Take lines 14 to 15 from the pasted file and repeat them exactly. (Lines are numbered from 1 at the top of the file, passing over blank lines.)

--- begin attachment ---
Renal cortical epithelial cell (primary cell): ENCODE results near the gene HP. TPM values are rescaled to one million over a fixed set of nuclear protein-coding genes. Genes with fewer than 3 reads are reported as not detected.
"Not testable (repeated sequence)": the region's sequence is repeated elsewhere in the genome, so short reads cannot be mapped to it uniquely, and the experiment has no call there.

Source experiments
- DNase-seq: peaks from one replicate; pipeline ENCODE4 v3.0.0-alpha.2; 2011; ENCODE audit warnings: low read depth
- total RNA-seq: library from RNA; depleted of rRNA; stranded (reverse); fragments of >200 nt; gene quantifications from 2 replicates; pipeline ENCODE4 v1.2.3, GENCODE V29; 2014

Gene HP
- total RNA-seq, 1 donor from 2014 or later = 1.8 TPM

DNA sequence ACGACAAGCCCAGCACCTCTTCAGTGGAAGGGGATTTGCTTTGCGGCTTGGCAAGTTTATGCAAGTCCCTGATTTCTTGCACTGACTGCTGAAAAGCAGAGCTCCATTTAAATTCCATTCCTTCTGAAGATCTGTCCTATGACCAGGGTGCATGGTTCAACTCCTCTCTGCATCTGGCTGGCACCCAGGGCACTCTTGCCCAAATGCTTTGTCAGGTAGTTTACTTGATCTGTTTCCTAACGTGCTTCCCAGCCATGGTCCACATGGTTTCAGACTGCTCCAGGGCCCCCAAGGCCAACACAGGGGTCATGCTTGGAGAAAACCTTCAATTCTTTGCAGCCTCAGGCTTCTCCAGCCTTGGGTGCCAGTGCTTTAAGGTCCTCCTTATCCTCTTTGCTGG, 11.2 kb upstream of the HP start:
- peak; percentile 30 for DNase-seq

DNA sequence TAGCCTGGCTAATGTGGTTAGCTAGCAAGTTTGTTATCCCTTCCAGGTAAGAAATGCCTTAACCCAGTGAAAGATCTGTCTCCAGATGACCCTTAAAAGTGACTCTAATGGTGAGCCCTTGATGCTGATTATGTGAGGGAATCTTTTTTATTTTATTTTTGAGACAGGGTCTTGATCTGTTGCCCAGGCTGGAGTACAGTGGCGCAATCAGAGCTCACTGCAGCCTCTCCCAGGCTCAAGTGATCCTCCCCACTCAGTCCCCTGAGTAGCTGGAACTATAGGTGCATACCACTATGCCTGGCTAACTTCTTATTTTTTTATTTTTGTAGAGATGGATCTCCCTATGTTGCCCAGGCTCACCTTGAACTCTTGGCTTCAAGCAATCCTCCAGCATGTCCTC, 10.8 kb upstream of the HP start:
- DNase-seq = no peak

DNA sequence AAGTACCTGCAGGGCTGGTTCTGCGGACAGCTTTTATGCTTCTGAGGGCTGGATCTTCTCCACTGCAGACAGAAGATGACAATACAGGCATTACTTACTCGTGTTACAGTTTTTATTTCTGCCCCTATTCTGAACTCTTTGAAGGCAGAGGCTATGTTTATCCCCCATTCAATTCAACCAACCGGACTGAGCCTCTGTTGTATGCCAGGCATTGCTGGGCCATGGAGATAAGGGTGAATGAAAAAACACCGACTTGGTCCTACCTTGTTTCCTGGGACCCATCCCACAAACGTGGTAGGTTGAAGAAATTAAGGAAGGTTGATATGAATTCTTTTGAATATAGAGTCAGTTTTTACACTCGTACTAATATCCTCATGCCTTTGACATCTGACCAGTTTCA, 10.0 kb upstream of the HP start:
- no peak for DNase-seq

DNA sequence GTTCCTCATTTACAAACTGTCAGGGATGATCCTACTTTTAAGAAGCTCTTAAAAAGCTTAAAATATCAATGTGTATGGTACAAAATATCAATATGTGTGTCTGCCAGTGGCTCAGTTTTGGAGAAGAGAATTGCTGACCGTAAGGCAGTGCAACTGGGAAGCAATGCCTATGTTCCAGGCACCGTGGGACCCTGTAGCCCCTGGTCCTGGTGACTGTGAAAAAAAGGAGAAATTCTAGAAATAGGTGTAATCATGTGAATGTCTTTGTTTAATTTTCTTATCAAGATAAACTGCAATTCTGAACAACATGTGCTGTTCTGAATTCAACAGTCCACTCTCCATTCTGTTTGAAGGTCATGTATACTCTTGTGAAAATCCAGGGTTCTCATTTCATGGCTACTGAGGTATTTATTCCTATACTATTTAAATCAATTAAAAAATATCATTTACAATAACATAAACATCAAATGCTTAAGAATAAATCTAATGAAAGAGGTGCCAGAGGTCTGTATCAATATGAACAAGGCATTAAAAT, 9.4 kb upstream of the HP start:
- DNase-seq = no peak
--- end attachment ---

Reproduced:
DNA sequence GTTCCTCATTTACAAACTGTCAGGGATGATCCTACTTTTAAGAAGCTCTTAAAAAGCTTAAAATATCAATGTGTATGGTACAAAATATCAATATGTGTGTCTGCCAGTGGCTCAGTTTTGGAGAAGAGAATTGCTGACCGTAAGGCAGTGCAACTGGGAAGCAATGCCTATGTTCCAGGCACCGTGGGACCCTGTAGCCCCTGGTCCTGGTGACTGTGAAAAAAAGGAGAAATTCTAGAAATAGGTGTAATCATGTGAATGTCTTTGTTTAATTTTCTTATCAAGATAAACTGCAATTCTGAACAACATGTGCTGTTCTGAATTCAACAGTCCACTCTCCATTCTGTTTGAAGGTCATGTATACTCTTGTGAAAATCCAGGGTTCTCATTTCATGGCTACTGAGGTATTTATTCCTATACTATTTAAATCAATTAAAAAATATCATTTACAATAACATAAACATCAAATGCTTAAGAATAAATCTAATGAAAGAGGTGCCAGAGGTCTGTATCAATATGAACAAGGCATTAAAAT, 9.4 kb upstream of the HP start:
- DNase-seq = no peak